CHARLESTON, W.Va. — The leader of a Charleston substance abuse treatment and recovery organizations plans to retire at the end of this year.
Marie Beaver, founding executive director of Rae of Hope, will leave the position after 18 years.
Beaver started the fellowship home for women in 2003 following her own personal journey to recovery.
“Cocaine was my drug of choice,” Beaver told MetroNews. “When I finally surrendered and accepted the fact that I had a problem, my life changed.”
Beaver has also changed the lives of others including nearly 250 women from 44 counties.
In addition, 380 children have been reunited with their mothers and other family members who have felt the positive impacts of recovery.
“There’s a ripple effect for addiction. When people are using, they tear families apart and they tear communities a part,” she said. “There’s also a ripple effect when people get better.”
Over the years, Beaver said the drug problem has evolved.
“I’ve seen a lot of things. When I first started here, crack was a huge issue. Then we seemed to go to meth for a while. For the last several years, it’s been opioids and heroin addiction, but alcohol addiction has always been apart of it,” she said.
A lot of the women come from rural counties, Beaver said. One of her biggest successes is opening a sober living facility.
“They didn’t have access to counseling, transportation, employment opportunities, self help meetings. They wanted to stay in Charleston to start fresh. In 2008, we wrote some grants and opened the very first sober living apartment building in West Virginia,” she said.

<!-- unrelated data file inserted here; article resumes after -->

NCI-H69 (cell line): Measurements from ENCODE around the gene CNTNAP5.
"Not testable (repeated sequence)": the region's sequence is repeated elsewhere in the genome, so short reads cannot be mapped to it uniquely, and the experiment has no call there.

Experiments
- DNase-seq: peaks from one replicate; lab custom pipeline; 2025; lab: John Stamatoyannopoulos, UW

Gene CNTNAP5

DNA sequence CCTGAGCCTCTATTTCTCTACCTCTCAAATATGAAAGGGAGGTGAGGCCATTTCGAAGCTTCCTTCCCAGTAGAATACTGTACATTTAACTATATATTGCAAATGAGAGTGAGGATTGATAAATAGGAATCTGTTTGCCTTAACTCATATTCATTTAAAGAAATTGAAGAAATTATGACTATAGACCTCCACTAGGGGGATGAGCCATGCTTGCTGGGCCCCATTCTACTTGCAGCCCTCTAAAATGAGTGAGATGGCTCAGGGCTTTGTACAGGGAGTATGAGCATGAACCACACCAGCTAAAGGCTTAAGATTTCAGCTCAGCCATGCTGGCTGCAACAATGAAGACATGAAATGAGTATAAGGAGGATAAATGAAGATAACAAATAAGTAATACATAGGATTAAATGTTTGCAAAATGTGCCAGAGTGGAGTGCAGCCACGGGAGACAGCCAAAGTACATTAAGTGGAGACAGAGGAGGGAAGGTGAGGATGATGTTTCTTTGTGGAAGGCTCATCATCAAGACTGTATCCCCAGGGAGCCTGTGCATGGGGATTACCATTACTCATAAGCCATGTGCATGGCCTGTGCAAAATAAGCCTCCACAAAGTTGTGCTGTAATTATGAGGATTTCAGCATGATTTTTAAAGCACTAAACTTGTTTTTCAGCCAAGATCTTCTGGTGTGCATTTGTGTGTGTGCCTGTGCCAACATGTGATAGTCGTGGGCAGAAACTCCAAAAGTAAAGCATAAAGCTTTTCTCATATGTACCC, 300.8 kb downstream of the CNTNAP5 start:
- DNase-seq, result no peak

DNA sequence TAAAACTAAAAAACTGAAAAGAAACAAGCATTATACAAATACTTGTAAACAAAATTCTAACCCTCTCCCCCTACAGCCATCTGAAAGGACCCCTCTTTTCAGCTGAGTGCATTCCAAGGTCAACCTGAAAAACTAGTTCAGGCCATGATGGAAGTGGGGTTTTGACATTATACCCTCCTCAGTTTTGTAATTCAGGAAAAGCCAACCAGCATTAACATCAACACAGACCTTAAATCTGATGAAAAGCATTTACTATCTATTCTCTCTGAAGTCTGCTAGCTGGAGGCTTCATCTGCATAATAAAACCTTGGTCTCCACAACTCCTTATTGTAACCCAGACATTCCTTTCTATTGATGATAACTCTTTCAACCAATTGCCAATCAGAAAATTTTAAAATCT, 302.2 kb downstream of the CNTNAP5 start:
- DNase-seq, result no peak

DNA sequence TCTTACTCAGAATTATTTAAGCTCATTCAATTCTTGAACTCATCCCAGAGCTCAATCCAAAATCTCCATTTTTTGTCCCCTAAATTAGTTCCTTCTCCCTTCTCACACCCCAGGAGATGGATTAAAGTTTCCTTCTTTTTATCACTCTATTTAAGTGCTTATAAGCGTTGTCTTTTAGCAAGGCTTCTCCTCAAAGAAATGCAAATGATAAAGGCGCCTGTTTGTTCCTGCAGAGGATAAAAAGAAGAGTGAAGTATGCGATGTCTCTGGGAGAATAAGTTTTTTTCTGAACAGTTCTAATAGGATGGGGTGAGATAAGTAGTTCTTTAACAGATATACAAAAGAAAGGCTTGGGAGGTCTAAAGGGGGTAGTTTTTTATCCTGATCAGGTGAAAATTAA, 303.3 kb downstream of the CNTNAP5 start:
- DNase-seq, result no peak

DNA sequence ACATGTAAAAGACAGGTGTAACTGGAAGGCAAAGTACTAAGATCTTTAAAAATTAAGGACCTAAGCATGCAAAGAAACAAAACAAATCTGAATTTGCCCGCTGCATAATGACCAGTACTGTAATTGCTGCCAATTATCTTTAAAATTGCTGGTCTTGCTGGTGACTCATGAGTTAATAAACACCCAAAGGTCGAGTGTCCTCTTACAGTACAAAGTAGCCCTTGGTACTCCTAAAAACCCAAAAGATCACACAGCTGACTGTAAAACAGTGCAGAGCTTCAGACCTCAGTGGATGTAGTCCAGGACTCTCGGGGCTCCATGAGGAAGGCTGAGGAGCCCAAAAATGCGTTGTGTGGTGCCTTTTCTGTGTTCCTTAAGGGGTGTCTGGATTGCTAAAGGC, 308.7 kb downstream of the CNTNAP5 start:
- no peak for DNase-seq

Beaver said when she retires officially on Dec. 31, she will head back to South Carolina where she is originally from. She will continue to stay on as a remote employee to help Rae of Hope with the financial aspects including the fundraising, grants and budgeting.
Dana Petroff will become the new executive director on Jan. 1, 2022.
Petroff has more than 25 years of experience working in treatment and recovery, having most recently served as director of addiction services for Prestera Addiction Recovery Care (PARC East). She was previously a consultant for the state Law Enforcement Assisted Diversion (LEAD) Program, which allows law enforcement officers to give low-level offenders the opportunity for rehabilitation in place of incarceration. She is a graduate of Marshall University.
“I am thrilled to be joining Rea of Hope as its new executive director and am hopeful about the opportunities we have to help even more West Virginia women reach long-term recovery from substance use disorders,” Petroff said in a news release. “Rea of Hope and the women it serves have flourished under Marie’s leadership, and I am thankful for her many and continued contributions to the recovery community.”
Rea of Hope currently serves 47 women and their young children at its seven locations in Charleston.